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It is becoming more obvious every year that the typical national conference format utilized by credit union group sponsors, and all sorts of other industries as well, has probably outlived its usefulness. There has to be a better way than going from registration to opening reception to opening general session to breakouts to general session to breakouts to evening social event to wrap up session. Along the way is a yearly repeat of side activities such as a Political Action Event and a golf tournament. Everything at major credit union meetings has become so predictable from the conference bag and its contents, to the chairman’s scripted opening remarks, and the invocation by a local clergyman. Even the signage, staging, and audio-visuals, have a sameness to them. Granted, groups like NAFCU can still attract impressive numbers as the trade association did at its late July Annual Conference and Exhibition in Boston. Even though the daily conference schedule has become pretty much set in stone. Some conclude that the program format, general session speakers, breakout session topics, exposition hours, handout materials, etc. matter very little. The main reason, they say, that some conferences are bigger than others is the draw of the location. Boston, for example, is a city people love to visit. Over two thousand credit union persons showed up making it the group’s fifth largest annual conference. There is no denying that location does play an important role in attracting attendees to most national credit union meetings. But NAFCU draws well wherever it meets. It has a well-deserved reputation for a solid education program (timely topics presented by speakers with expertise), a huge vendor exposition (166 companies in 209 booths this year), and fun social events (“Take me out to the ball game”). But even with NAFCU, it is beginning to look like major conferences for credit unions need a shot in the arm. They need to generate some excitement. They need to be more creative. They need to get attendees more involved. They need to get credit union people talking and mixing. They need to find ways to get all participants anxious to participate fully from the opening gavel to the fond farewells. They need to be different! Most of all, they need to be worth the enormous total expenditure of credit union money (plane tickets, hotels, meals, registration fees, etc.) they represent. Instead, playing hooky seems to be becoming more prevalent. Where were those 2,000 plus credit union people in Boston at credit union expense? Even the opening general session was far from overflowing. At times the expo hall would have been a good place to roll a bowling ball. In fairness to NAFCU, and any credit union group that holds meetings in big city convention centers, they have two strikes against them going in. Being in multiple hotels and sprawling meeting facilities, connected by walkways or not, presents association meeting planners with tremendous challenges. In Boston, the hike from hotel rooms to the upper reaches of the convention center was a formidable one. A quick trip back to one’s room was not really an option. Nor, apparently for many participants, was staying in the convention center all day. Besides the mileage involved, getting from sleeping quarters to meeting sites was also loaded with temptation. Meeting-goers were forced to navigate the long trek through dozens of shops (many with sales signs in their windows) lining the most direct path to the meetings and expo. Once inside, the journey continued down numerous hallways and up escalators. After trying it a time or two, some just gave up and found other things to do. Not a hard task in a city like Boston. As the conference wore on, it looked to this veteran observer that not only was the format tired, but so were the participants. Some other observations: * Also typical of all credit union meetings, large and small, numerous amoebas were present. Individuals from the same credit union seemed to be joined at the hip. They went everywhere together and did everything together. Good way to avoid meeting new people and picking up fresh ideas. Stick together. Stay comfortable. That’s what credit union amoebas do. * The opening general session had only one outside presenter, Lester Thurow, nationally know MIT Sloan School of Management Professor. A no-nonsense speaker, he wasted not a second getting into his speech. He was excellent. Thurow laid out economic scenarios that made sense in a world that seems at times to be spinning out of control. Quotable quotes include these: “Greed makes capitalism work.” “But it also causes financial instability.” “The entire world is swinging towards capitalism.” “Socialism is dead.” “Recreating ourselves genetically may be the single most important discovery of mankind.” Buy the tape. Unfortunately, there was no opportunity to interact with Thurow. Maybe it was his choice. In any event, there certainly was time. Despite what seemed like an awful lot of time spent on internal matters, the opening general session ended 24 minutes early, something that almost never happens at a big meeting. * NAFCU CEO Fred Becker did his group proud with several conference appearances. Rather than hide in the wings as many association executives choose to do, or are forced to do by egotistical chairmen, Becker made his views known on everything from the strength of the federal charter, to debunking banking industry-generated CU myths, to ticking off impressive NAFCU accomplishments under his direction. * Dennis Dollar showed again why he has become the most popular NCUA Chairman. Since his term is officially up, he could coast. Instead, he continues to operate full speed determined to accomplish as much as he can for credit unions until a successor is appointed to his spot on the NCUA Board. So despite the same old format, was a trip to Boston worth it? Definitely! NAFCU continues to be number one when it comes to annual credit union conferences. Even with an outdated format. Comments? Call 1-800-345-9936, Ext. 15, or Fax 561-683-8514, or E-mail [email protected]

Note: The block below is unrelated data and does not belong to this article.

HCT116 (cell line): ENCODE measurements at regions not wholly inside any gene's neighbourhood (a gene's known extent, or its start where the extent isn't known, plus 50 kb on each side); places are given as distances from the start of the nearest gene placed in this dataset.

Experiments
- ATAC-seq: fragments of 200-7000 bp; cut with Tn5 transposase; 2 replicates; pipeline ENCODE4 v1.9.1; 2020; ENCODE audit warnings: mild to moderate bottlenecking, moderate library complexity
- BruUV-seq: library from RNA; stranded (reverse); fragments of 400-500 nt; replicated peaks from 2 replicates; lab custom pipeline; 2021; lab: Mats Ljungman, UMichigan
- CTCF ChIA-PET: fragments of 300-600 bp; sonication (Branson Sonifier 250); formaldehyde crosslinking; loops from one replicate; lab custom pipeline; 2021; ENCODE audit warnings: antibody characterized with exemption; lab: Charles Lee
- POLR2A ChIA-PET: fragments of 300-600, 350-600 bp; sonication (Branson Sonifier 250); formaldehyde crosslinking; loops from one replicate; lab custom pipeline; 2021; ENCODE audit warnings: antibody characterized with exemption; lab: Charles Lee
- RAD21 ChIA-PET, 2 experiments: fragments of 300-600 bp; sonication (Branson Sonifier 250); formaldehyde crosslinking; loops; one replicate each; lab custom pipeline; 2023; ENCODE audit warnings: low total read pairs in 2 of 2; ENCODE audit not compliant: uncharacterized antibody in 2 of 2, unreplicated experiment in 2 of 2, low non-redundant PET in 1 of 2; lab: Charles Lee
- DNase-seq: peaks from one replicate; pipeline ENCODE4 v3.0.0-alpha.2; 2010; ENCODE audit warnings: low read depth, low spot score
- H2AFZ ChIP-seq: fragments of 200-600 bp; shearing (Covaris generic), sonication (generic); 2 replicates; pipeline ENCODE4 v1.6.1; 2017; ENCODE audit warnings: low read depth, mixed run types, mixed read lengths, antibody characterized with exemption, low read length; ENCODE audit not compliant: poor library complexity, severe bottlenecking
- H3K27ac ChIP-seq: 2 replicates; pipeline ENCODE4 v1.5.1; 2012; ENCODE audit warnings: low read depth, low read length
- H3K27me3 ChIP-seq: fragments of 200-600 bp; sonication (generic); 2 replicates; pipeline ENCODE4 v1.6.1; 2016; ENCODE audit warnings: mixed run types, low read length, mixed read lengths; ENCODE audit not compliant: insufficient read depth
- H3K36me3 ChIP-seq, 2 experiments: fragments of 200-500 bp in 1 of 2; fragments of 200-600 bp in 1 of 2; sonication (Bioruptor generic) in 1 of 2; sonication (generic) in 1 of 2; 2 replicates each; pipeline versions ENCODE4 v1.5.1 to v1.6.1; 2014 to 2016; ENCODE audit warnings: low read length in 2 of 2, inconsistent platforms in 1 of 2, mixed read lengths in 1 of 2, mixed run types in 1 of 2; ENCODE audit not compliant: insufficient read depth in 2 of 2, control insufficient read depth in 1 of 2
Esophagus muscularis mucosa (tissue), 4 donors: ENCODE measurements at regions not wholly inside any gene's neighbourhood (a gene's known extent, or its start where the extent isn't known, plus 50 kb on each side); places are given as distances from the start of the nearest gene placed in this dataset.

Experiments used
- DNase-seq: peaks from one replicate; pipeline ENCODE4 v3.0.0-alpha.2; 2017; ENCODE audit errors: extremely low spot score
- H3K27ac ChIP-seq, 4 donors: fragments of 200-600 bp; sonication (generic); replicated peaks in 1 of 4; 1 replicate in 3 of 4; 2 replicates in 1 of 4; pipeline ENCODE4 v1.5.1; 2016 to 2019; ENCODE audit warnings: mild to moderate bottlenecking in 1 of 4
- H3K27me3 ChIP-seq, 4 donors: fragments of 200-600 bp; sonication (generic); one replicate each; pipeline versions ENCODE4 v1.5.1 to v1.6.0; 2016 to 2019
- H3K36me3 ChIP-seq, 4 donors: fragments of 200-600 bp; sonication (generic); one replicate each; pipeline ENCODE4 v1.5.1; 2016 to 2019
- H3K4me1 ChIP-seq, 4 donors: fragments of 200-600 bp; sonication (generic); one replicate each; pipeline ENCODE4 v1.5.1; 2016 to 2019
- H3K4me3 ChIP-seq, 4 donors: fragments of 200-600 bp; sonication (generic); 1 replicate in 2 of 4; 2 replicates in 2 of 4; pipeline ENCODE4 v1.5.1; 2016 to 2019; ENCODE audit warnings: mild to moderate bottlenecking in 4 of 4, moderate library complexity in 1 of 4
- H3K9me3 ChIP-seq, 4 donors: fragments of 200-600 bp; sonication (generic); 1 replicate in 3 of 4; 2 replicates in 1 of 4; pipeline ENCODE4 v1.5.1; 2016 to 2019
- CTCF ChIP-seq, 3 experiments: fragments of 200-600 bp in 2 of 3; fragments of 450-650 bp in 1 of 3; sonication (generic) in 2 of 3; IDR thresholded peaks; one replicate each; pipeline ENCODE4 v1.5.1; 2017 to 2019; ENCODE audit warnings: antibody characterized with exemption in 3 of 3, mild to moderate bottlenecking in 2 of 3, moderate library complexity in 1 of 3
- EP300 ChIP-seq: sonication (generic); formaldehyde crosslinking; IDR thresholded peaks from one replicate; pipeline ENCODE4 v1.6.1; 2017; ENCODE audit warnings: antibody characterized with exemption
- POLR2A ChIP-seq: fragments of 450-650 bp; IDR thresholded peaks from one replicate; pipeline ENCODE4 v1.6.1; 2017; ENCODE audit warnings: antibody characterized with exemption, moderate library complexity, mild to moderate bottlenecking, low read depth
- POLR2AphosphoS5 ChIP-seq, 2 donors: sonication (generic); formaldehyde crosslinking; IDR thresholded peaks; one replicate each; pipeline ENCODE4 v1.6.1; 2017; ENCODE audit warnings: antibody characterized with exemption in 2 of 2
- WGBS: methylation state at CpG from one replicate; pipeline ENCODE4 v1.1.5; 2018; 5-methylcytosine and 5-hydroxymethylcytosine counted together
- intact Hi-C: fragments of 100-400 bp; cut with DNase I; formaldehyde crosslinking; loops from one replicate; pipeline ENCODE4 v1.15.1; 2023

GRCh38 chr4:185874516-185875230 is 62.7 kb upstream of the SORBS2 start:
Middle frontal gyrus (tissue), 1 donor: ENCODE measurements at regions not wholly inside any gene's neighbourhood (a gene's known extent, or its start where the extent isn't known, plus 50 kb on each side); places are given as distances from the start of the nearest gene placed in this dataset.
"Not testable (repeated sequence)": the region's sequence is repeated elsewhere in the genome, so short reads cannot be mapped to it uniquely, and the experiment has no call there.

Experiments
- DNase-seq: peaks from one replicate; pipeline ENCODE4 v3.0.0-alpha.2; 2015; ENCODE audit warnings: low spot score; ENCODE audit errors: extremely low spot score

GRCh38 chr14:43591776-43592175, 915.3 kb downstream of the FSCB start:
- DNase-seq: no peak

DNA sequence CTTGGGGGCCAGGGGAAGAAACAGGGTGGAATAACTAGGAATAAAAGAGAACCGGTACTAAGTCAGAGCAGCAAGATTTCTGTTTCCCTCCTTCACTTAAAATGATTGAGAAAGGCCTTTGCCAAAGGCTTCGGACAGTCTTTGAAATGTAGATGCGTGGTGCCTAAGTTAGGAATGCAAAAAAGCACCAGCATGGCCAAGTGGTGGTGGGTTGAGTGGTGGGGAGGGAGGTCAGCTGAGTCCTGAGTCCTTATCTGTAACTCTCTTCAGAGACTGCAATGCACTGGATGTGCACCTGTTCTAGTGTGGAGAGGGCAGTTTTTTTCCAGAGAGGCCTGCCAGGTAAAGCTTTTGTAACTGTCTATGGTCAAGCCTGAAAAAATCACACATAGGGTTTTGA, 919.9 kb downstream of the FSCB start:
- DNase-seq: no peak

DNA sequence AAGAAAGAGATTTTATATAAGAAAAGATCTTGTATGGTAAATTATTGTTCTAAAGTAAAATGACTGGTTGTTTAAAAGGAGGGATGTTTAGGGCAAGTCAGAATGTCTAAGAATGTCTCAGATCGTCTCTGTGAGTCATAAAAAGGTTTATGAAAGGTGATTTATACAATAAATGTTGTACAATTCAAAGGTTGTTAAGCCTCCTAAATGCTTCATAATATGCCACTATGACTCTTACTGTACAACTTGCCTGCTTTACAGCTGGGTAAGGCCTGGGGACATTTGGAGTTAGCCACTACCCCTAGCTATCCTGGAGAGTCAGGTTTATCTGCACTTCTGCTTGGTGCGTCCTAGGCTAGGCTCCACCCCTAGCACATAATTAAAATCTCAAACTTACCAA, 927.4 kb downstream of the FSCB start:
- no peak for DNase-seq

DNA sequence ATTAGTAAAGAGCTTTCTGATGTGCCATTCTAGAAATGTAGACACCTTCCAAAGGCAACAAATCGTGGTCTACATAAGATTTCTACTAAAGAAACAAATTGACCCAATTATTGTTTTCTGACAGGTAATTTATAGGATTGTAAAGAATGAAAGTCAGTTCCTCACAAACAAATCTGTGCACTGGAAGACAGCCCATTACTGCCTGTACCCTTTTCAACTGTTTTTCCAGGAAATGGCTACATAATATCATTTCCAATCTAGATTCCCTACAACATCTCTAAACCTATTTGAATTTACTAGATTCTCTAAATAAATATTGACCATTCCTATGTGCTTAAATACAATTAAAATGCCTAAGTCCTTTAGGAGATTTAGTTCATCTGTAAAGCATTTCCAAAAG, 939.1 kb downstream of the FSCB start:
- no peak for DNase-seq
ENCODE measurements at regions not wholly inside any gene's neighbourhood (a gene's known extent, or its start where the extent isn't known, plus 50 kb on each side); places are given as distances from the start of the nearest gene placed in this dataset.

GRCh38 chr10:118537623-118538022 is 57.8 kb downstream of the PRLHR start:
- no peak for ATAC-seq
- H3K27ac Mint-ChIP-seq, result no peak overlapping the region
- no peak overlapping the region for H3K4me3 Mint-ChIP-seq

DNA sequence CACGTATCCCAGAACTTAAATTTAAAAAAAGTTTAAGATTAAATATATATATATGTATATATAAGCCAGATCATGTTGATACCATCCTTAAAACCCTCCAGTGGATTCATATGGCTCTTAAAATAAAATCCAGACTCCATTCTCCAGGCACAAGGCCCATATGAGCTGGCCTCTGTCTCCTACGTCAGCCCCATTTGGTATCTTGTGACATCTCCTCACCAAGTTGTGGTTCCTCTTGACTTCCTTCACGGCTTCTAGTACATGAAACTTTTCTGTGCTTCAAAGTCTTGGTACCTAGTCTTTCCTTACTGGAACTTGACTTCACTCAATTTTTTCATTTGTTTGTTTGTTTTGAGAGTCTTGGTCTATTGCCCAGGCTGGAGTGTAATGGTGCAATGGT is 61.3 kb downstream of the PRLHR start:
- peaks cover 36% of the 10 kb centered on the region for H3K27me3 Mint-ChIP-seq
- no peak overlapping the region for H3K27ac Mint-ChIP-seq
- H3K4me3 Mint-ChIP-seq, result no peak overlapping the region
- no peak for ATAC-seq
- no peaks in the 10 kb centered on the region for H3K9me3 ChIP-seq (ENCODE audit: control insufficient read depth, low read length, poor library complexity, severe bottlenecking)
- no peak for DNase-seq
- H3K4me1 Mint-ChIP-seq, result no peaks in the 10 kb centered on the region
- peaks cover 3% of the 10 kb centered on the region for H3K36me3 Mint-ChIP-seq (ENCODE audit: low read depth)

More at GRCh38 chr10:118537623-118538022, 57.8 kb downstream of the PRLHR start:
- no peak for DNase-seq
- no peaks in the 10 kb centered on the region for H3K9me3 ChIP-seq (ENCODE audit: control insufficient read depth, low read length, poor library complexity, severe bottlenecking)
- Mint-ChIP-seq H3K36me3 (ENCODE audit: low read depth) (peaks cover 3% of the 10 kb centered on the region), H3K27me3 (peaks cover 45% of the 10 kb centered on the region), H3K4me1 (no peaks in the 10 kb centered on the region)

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Peter Westerman

Credit Union Times